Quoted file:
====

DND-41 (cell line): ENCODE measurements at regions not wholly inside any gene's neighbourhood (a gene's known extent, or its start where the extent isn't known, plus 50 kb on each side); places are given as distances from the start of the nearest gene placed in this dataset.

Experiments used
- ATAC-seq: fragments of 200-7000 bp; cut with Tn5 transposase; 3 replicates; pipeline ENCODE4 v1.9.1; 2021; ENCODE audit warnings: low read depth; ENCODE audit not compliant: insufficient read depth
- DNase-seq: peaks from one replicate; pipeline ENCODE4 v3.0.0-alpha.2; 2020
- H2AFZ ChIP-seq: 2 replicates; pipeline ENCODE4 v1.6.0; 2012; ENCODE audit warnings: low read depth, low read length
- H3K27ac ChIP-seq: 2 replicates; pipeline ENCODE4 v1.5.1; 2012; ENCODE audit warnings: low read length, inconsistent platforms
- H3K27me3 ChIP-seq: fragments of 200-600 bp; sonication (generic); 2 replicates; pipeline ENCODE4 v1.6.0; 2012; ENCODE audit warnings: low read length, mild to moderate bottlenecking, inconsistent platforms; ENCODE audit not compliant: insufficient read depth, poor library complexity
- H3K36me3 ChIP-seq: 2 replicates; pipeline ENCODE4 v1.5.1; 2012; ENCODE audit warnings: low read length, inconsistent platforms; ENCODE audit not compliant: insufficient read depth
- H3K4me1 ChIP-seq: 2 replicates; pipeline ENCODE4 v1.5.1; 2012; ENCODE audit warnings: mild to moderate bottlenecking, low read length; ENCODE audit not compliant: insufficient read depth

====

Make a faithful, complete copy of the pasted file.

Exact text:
DND-41 (cell line): ENCODE measurements at regions not wholly inside any gene's neighbourhood (a gene's known extent, or its start where the extent isn't known, plus 50 kb on each side); places are given as distances from the start of the nearest gene placed in this dataset.

Experiments used
- ATAC-seq: fragments of 200-7000 bp; cut with Tn5 transposase; 3 replicates; pipeline ENCODE4 v1.9.1; 2021; ENCODE audit warnings: low read depth; ENCODE audit not compliant: insufficient read depth
- DNase-seq: peaks from one replicate; pipeline ENCODE4 v3.0.0-alpha.2; 2020
- H2AFZ ChIP-seq: 2 replicates; pipeline ENCODE4 v1.6.0; 2012; ENCODE audit warnings: low read depth, low read length
- H3K27ac ChIP-seq: 2 replicates; pipeline ENCODE4 v1.5.1; 2012; ENCODE audit warnings: low read length, inconsistent platforms
- H3K27me3 ChIP-seq: fragments of 200-600 bp; sonication (generic); 2 replicates; pipeline ENCODE4 v1.6.0; 2012; ENCODE audit warnings: low read length, mild to moderate bottlenecking, inconsistent platforms; ENCODE audit not compliant: insufficient read depth, poor library complexity
- H3K36me3 ChIP-seq: 2 replicates; pipeline ENCODE4 v1.5.1; 2012; ENCODE audit warnings: low read length, inconsistent platforms; ENCODE audit not compliant: insufficient read depth
- H3K4me1 ChIP-seq: 2 replicates; pipeline ENCODE4 v1.5.1; 2012; ENCODE audit warnings: mild to moderate bottlenecking, low read length; ENCODE audit not compliant: insufficient read depth